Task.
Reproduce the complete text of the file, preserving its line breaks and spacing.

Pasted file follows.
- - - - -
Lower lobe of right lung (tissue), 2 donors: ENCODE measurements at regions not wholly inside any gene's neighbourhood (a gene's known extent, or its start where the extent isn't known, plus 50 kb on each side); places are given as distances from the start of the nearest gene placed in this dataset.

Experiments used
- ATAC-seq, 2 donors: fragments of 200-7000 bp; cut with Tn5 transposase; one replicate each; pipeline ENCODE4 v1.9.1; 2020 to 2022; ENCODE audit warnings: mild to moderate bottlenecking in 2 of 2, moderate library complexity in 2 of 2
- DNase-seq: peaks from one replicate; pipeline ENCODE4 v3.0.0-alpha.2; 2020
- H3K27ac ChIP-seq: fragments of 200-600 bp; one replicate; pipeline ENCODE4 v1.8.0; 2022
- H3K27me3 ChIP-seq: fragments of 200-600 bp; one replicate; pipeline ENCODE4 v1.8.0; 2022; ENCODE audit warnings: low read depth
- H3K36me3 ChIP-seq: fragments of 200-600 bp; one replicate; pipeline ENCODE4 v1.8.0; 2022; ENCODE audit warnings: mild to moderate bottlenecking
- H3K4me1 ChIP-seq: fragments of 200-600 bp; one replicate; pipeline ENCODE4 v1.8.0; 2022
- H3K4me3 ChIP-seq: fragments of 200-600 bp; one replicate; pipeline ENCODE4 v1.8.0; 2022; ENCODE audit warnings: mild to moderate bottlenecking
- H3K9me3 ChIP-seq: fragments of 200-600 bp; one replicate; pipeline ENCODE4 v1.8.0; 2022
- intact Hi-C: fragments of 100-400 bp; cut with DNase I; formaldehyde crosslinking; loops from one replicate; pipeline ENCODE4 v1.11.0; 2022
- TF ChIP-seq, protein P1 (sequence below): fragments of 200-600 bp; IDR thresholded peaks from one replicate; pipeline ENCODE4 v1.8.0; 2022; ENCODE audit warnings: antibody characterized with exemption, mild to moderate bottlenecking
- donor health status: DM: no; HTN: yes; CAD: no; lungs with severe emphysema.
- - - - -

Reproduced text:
Lower lobe of right lung (tissue), 2 donors: ENCODE measurements at regions not wholly inside any gene's neighbourhood (a gene's known extent, or its start where the extent isn't known, plus 50 kb on each side); places are given as distances from the start of the nearest gene placed in this dataset.

Experiments used
- ATAC-seq, 2 donors: fragments of 200-7000 bp; cut with Tn5 transposase; one replicate each; pipeline ENCODE4 v1.9.1; 2020 to 2022; ENCODE audit warnings: mild to moderate bottlenecking in 2 of 2, moderate library complexity in 2 of 2
- DNase-seq: peaks from one replicate; pipeline ENCODE4 v3.0.0-alpha.2; 2020
- H3K27ac ChIP-seq: fragments of 200-600 bp; one replicate; pipeline ENCODE4 v1.8.0; 2022
- H3K27me3 ChIP-seq: fragments of 200-600 bp; one replicate; pipeline ENCODE4 v1.8.0; 2022; ENCODE audit warnings: low read depth
- H3K36me3 ChIP-seq: fragments of 200-600 bp; one replicate; pipeline ENCODE4 v1.8.0; 2022; ENCODE audit warnings: mild to moderate bottlenecking
- H3K4me1 ChIP-seq: fragments of 200-600 bp; one replicate; pipeline ENCODE4 v1.8.0; 2022
- H3K4me3 ChIP-seq: fragments of 200-600 bp; one replicate; pipeline ENCODE4 v1.8.0; 2022; ENCODE audit warnings: mild to moderate bottlenecking
- H3K9me3 ChIP-seq: fragments of 200-600 bp; one replicate; pipeline ENCODE4 v1.8.0; 2022
- intact Hi-C: fragments of 100-400 bp; cut with DNase I; formaldehyde crosslinking; loops from one replicate; pipeline ENCODE4 v1.11.0; 2022
- TF ChIP-seq, protein P1 (sequence below): fragments of 200-600 bp; IDR thresholded peaks from one replicate; pipeline ENCODE4 v1.8.0; 2022; ENCODE audit warnings: antibody characterized with exemption, mild to moderate bottlenecking
- donor health status: DM: no; HTN: yes; CAD: no; lungs with severe emphysema.